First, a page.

PURNELL: Ignoring the National Debt Means Massively Burdening Future Generations

Spence Purnell Contributor
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Editor’s note: We endeavor to bring you the top voices on current events representing a range of perspectives. Below is a column arguing that the national debt and growing budget deficits pose a significant risk to America’s future financial stability. You can find a counterpoint here, where FreedomWorks Vice President John Tamny argues that budget deficits and the national debt are ultimately not a huge problem — government spending is.

The ancient Greek Sorites paradox asks — Would adding just one grain of sand to a pile of 9,999 grains finally make it a pile?  America faces a similar problem. When will the national debt become a pile, or, more acutely, when will it be a problem that must be addressed?

Not long ago, the Republican Party claimed to believe the national debt was an urgent problem. The Tea Party urged Republicans to oppose federal spending during much of the Obama administration. And in 2016, then-Republican presidential candidate Donald Trump told the Washington Post, “We’ve got to get rid of the $19 trillion in debt.” Trump promised he could “fairly quickly” eliminate the national debt “over a period of eight years.”

Instead, the national debt grew quickly under Trump — it’s $25 trillion and now really exploding as lawmakers push stimulus bills aimed at limiting the impacts of the coronavirus pandemic. Congress recently passed, and Trump signed, the largest spending bill in history, the $2.3 trillion the Coronavirus Aid, Relief, and Economic Security (CARES) Act.  The Congressional Budget Office (CBO) recently estimated that the U.S. federal deficit will be $3.7 trillion in 2020 plus another $2.1 trillion in 2021, piling on more debt. “Federal debt held by the public would be 101 percent of GDP by the end of fiscal year 2020 and would grow to 108 percent of GDP at the end of 2021,” the CBO found.

“The gargantuan federal bailout that just passed over $2 trillion brings us closer and closer to a point of no return,” Sen. Rand Paul (R-KY) said. “A point at which the world loses confidence in the dollar. A point at which our debt becomes an existential threat to our security.”

While there may not be a precise answer to the question of when this debt becomes an existential problem, there are obvious problems with the notion that America can perpetually run budget deficits and add to its national debt without consequence. Debt requires repayment in the form of interest payments, which can be represented as a percentage of total spending at any given point in time.

In the long-term, the total spending on interest payments on the national debt will become higher than future budgets can afford.  Future budgets will have to account for higher interest payments as a percentage of total spending, and these interest payments will eventually crowd out other kinds of spending. Add in the growing costs of Medicare and Social Security for an aging population, and there are scenarios where you could see the country’s debt and unfunded liabilities potentially trigger a default.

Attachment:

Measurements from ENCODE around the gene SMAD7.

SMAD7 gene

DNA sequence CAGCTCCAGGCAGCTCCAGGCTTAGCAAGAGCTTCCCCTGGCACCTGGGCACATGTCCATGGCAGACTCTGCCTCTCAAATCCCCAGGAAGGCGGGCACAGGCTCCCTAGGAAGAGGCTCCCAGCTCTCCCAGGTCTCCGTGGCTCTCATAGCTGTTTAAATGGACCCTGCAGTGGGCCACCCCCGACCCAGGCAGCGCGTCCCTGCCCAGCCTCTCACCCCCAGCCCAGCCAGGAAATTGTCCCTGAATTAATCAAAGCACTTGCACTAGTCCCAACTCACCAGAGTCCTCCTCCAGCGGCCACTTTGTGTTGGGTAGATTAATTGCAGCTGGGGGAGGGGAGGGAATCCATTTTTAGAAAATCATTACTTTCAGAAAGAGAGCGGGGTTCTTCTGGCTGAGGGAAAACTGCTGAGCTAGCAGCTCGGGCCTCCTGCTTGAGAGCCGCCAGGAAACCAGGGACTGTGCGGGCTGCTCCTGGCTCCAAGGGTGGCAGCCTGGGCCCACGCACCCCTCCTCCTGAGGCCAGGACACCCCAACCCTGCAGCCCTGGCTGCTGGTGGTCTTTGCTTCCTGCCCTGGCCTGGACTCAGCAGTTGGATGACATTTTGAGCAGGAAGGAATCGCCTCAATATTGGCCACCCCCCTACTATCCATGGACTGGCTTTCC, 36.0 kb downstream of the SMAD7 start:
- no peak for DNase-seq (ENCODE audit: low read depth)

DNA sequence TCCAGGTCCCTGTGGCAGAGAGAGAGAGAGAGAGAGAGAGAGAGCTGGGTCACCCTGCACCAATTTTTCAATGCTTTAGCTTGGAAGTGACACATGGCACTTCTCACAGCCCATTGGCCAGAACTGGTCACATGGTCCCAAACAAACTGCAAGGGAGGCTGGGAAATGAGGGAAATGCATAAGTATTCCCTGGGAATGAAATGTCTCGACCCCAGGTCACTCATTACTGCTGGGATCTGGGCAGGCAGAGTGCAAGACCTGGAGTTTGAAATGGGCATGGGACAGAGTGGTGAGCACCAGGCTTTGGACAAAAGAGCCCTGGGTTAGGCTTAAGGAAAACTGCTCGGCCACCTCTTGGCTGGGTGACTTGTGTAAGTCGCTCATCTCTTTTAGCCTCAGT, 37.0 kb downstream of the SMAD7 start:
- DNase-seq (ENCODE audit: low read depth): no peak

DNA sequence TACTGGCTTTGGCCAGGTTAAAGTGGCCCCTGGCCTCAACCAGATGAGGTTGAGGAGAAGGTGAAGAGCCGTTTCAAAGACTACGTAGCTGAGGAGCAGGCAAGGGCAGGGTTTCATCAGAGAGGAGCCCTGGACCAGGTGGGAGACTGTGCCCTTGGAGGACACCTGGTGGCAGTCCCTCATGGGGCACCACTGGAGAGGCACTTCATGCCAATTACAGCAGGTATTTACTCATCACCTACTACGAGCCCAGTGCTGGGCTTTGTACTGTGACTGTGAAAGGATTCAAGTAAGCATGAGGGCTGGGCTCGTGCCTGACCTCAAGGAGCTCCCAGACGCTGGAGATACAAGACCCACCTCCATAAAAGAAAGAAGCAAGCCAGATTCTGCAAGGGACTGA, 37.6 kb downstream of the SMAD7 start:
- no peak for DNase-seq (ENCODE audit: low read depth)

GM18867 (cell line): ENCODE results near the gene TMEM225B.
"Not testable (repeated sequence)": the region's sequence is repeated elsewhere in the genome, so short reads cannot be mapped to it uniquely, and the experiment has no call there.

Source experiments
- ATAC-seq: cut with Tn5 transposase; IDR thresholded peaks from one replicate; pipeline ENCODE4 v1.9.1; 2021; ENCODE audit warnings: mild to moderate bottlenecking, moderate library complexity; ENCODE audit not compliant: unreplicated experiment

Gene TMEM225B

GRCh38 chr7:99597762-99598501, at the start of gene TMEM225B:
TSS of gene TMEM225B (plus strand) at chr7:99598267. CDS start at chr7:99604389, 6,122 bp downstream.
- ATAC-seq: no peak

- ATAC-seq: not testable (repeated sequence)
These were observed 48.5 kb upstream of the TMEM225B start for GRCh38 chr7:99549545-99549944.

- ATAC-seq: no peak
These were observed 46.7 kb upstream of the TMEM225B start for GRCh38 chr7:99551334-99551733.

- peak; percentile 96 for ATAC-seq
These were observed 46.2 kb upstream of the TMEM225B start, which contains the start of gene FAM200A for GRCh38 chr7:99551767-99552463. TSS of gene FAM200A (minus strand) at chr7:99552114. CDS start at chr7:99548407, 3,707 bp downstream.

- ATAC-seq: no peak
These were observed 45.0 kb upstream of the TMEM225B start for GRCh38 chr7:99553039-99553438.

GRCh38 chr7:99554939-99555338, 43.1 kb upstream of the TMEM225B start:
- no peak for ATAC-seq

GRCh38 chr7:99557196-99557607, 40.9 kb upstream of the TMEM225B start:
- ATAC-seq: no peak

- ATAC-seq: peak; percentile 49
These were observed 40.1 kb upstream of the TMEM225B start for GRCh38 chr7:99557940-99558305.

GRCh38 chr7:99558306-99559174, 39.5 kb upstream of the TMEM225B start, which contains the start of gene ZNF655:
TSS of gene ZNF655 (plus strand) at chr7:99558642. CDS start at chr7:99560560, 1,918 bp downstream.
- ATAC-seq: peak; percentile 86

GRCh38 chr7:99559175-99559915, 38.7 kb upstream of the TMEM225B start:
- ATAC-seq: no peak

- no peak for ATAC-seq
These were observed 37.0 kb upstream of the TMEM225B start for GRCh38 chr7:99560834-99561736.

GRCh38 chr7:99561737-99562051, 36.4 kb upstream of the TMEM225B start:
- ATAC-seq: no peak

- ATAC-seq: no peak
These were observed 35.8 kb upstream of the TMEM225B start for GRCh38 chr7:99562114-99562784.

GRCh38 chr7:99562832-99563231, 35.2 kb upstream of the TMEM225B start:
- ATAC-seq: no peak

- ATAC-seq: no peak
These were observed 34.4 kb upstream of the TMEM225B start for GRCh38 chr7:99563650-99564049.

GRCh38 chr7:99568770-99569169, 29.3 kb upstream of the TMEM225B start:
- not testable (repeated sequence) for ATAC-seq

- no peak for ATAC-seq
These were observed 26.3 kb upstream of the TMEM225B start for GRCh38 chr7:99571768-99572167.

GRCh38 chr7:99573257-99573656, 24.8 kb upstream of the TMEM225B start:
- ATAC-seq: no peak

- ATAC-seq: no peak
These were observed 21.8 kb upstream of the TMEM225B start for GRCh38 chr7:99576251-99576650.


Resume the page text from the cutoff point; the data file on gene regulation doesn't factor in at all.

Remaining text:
Some will argue that the Federal Reserve could simply continue to expand its assets to fund the government as interest payments and debt expand.  The Federal Reserve currently holds a historically high $4 trillion in US treasuries.  Ratcheting up Federal Reserve assets to those levels would undoubtedly risk runaway inflation as it would require an exponential expansion of assets equaling an unprecedented expansion of the money supply. Critics say Fed actions and rising debt and deficits haven’t triggered inflation over the last decade, but saying something hasn’t happened is far different than saying it will never happen. And worryingly, if the US ever defaulted on a payment to the Federal Reserve, the Fed’s balance sheet would be rendered meaningless if its largest debtor could not pay and a global financial collapse would likely ensue.

As Sorites once noted, one can add many grains of sand to the pile without passing a specific point where you recognize that it is indeed a “pile.”  Similarly, lawmakers and taxpayers must recognize that there is not going to be one magic calculable moment or a defining point where the pile of national debt will suddenly appear “too large.”

Yet, sheer logic and the mathematics of finance show that it is nonsensical to suggest a limitless borrowing capacity on the economy.  At a certain point, creditors are owed their money. But the implicit and contradictory idea behind limitless debt is that some creditor never gets paid back — America can borrow from a well of money that is infinite in depth and never pay it back.  The 20th century witnessed many economies around the world try to print money as their way out of debt, but inflation was always waiting around the corner to tarnish this idea.  The Federal Reserve may be able to continue to plug the gap for an unknown amount of time but at some point, even they will be owed money by the US government and if the tax revenues are not enough to cover all necessary payments plus interest payments, a default will occur and trigger a catastrophic chain of financial events.

In 2017, President Trump was shown charts on the long-term debt and deficit and said, “Yeah, but I won’t be here.”

Trump may not be in the White House when the bill comes due, but today’s young people and the future generations that America is burdening with this debt are going to eventually find out what a pile of debt really is if we keep adding to it.

Spence Purnell is a policy analyst at Reason Foundation.